Above: The legendary commuter yacht THUNDERBIRD, underway on Lake Tahoe. She was built at Huskins Boat Works in Bay City, Michigan, which later became the manufacturing site of WEST SYSTEM® Epoxy.
A little history lesson. Last year a cousin of the Gougeon Brothers, David Huskins and his family, visited the Thunderbird Lodge on Lake Tahoe. He sent us a couple of photos of Thunderbird, the legendary commuter yacht designed by John L. Hacker in 1939. It was commissioned by George Whittell and built by Huskins Boat Works in Bay City, Michigan. Continue reading →
Above: Robert Patenaude performs emergency rudder repairs with G/flex so he can get back into the regatta and take first place.
Robert Patenaude had ten miles left to reach the finish line in the Bermuda One-Two offshore race when a 30-ton whale hit Perseverance, his C&C 41, seriously damaging the rudder. Not content to drop out of the competition, he called on his racer friends to help him remove the 160 lb, 9′-long rudder from the boat while it was still in the water. He reasoned that if the contenders in the Puma or Vendee Globe races could make major repairs without dropping out of a race, he could too. Continue reading →
Above: Stan and Glenda Bradshaw in the Mad River Freedom 16′ Royalex canoe repaired with G/flex Epoxy in August 2007 on the Blackfoot River near Ovando, Montana a couple of miles downstream of the Roundup Bar.
The wooden gunwales of Royalex canoes can rip a hull apart if left out in bitter cold temperatures. Somewhere south of freezing, the plastic body of the canoe shrinks while the dampish wooden gunwales expand. Unless the screws affixing the inwale and outwale are backed out, they pin a shrinking hull to an expanding gunwale, and something will give. That something is always the hull. Continue reading →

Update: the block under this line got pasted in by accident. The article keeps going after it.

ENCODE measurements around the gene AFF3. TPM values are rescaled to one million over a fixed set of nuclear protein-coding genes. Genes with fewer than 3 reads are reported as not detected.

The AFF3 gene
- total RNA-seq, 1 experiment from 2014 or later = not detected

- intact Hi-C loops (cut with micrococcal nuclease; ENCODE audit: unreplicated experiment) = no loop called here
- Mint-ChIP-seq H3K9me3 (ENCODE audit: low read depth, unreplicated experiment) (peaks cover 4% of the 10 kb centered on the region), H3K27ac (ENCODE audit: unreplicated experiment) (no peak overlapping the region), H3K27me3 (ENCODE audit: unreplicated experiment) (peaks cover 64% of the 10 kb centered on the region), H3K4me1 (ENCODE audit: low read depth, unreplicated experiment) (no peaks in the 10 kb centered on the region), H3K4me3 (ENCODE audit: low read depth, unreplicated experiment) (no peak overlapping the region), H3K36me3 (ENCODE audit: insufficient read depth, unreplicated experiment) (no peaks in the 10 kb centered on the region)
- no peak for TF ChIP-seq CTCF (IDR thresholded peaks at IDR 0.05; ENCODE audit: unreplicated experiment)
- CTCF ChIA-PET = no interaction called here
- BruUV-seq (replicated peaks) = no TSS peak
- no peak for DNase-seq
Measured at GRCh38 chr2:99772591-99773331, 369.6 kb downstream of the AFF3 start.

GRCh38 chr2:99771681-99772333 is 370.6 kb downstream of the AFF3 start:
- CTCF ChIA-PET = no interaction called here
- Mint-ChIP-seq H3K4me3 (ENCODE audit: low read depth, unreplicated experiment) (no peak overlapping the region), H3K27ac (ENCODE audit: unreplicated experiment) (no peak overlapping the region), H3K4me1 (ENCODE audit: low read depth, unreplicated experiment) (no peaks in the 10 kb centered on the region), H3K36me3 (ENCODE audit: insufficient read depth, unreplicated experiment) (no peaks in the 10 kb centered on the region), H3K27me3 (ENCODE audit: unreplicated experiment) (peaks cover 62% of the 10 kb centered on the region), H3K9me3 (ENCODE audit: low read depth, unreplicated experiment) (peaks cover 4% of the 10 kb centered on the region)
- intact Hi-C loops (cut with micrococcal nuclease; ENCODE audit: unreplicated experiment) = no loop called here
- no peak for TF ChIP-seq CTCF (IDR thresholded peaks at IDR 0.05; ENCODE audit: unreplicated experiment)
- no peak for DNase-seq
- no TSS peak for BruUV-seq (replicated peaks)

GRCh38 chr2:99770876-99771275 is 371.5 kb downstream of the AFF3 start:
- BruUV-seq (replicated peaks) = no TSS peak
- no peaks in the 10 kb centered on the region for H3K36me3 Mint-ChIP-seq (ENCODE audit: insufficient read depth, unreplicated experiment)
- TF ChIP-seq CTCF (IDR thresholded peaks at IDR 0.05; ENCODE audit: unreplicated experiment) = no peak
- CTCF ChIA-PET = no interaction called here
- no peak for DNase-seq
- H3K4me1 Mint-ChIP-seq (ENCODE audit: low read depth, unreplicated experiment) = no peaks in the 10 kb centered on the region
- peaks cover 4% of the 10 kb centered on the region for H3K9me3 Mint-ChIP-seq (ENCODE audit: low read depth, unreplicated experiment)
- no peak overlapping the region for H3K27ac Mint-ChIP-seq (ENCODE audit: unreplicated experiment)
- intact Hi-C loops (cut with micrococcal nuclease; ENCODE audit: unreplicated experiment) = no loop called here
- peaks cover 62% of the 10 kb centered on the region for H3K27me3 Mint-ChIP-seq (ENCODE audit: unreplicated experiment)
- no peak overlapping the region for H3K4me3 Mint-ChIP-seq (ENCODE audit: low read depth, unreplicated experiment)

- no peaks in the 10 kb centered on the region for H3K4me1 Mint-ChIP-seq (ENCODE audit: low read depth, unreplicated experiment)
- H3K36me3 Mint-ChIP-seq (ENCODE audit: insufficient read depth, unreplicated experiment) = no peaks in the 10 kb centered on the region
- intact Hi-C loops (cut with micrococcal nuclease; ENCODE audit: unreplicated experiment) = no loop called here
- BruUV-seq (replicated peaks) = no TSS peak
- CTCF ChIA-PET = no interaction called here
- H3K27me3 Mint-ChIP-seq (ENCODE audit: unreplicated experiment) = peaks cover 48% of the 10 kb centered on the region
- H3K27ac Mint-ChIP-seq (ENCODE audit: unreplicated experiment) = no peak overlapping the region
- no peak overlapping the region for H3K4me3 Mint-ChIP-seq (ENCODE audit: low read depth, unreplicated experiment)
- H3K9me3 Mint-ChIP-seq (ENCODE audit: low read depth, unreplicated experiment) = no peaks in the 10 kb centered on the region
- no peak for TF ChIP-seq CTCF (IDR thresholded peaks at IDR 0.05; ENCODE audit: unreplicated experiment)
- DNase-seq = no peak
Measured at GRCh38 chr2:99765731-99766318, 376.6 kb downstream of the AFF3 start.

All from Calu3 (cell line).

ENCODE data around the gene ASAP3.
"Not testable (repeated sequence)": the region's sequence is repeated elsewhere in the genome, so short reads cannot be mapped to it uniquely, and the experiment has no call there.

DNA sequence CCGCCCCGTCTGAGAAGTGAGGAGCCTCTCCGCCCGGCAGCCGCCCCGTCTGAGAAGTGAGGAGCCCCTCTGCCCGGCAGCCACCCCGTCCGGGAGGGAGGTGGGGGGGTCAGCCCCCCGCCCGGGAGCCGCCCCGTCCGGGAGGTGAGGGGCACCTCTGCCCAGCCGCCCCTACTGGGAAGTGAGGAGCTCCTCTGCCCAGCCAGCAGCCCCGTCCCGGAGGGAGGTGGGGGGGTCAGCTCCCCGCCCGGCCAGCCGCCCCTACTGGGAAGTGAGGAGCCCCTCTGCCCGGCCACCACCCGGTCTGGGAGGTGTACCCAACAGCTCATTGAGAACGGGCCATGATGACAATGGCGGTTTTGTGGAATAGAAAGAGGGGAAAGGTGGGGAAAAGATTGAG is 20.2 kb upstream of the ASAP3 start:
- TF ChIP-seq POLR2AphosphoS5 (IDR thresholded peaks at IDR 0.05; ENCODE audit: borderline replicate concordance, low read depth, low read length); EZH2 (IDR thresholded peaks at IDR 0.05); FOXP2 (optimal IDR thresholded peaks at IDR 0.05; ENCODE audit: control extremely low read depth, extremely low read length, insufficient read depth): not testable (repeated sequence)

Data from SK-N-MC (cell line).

D-ring pads are often attached to flexible surfaces with urethane adhesives to gain load-carrying capacity where there otherwise wouldn’t be any. They are used on waterproof fabric cargo bags, heavy tarpaulins, and inflatable boats. They are also sometimes used on the decks of canoes and kayaks to hold cargo in place on long trips. D-rings are not typically used on polyethylene canoes and kayaks because the urethane glues are not recommended for use on HDPE (high-density polyethylene) plastic. We experimented with gluing D-ring pads with G/flex 655 Thickened Epoxy Adhesive to HDPE plastic with that end-use in mind. Continue reading →
Above: 12oz fiberglass is used to patch holes in an aluminum boat. Fiberglass patches for both the inside and outside of the hull were wet out with G/Flex 650.
When we started testing G/flex Epoxy as a solution to leaky seams and rivets in aluminum boats, we put out a company-wide call for test boats. John Kennedy offered his old 15′ Michi-Craft canoe, saying he would bring it down from his cabin at the end of hunting season. Not smiling, he asked a few weeks later “just how big a repair we could handle.” It turned out John jack-knifed his utility trailer on an icy road, punching a fist-sized hole in the stern quarter of the canoe. Ouch. Continue reading →